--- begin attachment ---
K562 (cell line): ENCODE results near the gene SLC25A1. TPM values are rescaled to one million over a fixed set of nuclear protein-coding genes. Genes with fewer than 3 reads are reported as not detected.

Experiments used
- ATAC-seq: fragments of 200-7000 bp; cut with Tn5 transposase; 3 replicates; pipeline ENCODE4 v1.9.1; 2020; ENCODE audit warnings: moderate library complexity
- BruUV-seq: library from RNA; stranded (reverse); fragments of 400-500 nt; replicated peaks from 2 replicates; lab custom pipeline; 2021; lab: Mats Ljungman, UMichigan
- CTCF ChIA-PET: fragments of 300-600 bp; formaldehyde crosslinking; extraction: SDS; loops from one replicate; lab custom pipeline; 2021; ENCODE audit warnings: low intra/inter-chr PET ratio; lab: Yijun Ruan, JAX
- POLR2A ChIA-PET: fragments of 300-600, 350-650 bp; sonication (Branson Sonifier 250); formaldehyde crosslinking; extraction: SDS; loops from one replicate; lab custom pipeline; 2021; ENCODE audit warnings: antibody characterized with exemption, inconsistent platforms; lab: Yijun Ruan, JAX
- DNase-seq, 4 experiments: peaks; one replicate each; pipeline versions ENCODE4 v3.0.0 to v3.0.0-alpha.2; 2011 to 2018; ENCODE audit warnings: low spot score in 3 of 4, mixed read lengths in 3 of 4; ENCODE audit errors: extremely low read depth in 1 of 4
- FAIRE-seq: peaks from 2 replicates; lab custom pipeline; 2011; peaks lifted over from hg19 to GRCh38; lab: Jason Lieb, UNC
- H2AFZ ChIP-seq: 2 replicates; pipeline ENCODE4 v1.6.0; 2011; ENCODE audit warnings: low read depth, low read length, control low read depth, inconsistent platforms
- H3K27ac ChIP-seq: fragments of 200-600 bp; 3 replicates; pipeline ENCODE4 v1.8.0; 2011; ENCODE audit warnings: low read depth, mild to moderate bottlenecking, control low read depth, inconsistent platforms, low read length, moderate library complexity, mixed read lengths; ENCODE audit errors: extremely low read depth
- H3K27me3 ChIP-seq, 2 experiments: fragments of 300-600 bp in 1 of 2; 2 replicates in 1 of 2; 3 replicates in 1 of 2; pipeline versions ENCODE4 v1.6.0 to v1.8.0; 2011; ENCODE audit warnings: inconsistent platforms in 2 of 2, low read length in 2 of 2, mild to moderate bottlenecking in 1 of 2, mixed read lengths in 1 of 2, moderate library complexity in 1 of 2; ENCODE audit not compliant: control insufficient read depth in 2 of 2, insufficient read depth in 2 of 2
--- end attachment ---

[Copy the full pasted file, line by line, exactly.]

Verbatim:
K562 (cell line): ENCODE results near the gene SLC25A1. TPM values are rescaled to one million over a fixed set of nuclear protein-coding genes. Genes with fewer than 3 reads are reported as not detected.

Experiments used
- ATAC-seq: fragments of 200-7000 bp; cut with Tn5 transposase; 3 replicates; pipeline ENCODE4 v1.9.1; 2020; ENCODE audit warnings: moderate library complexity
- BruUV-seq: library from RNA; stranded (reverse); fragments of 400-500 nt; replicated peaks from 2 replicates; lab custom pipeline; 2021; lab: Mats Ljungman, UMichigan
- CTCF ChIA-PET: fragments of 300-600 bp; formaldehyde crosslinking; extraction: SDS; loops from one replicate; lab custom pipeline; 2021; ENCODE audit warnings: low intra/inter-chr PET ratio; lab: Yijun Ruan, JAX
- POLR2A ChIA-PET: fragments of 300-600, 350-650 bp; sonication (Branson Sonifier 250); formaldehyde crosslinking; extraction: SDS; loops from one replicate; lab custom pipeline; 2021; ENCODE audit warnings: antibody characterized with exemption, inconsistent platforms; lab: Yijun Ruan, JAX
- DNase-seq, 4 experiments: peaks; one replicate each; pipeline versions ENCODE4 v3.0.0 to v3.0.0-alpha.2; 2011 to 2018; ENCODE audit warnings: low spot score in 3 of 4, mixed read lengths in 3 of 4; ENCODE audit errors: extremely low read depth in 1 of 4
- FAIRE-seq: peaks from 2 replicates; lab custom pipeline; 2011; peaks lifted over from hg19 to GRCh38; lab: Jason Lieb, UNC
- H2AFZ ChIP-seq: 2 replicates; pipeline ENCODE4 v1.6.0; 2011; ENCODE audit warnings: low read depth, low read length, control low read depth, inconsistent platforms
- H3K27ac ChIP-seq: fragments of 200-600 bp; 3 replicates; pipeline ENCODE4 v1.8.0; 2011; ENCODE audit warnings: low read depth, mild to moderate bottlenecking, control low read depth, inconsistent platforms, low read length, moderate library complexity, mixed read lengths; ENCODE audit errors: extremely low read depth
- H3K27me3 ChIP-seq, 2 experiments: fragments of 300-600 bp in 1 of 2; 2 replicates in 1 of 2; 3 replicates in 1 of 2; pipeline versions ENCODE4 v1.6.0 to v1.8.0; 2011; ENCODE audit warnings: inconsistent platforms in 2 of 2, low read length in 2 of 2, mild to moderate bottlenecking in 1 of 2, mixed read lengths in 1 of 2, moderate library complexity in 1 of 2; ENCODE audit not compliant: control insufficient read depth in 2 of 2, insufficient read depth in 2 of 2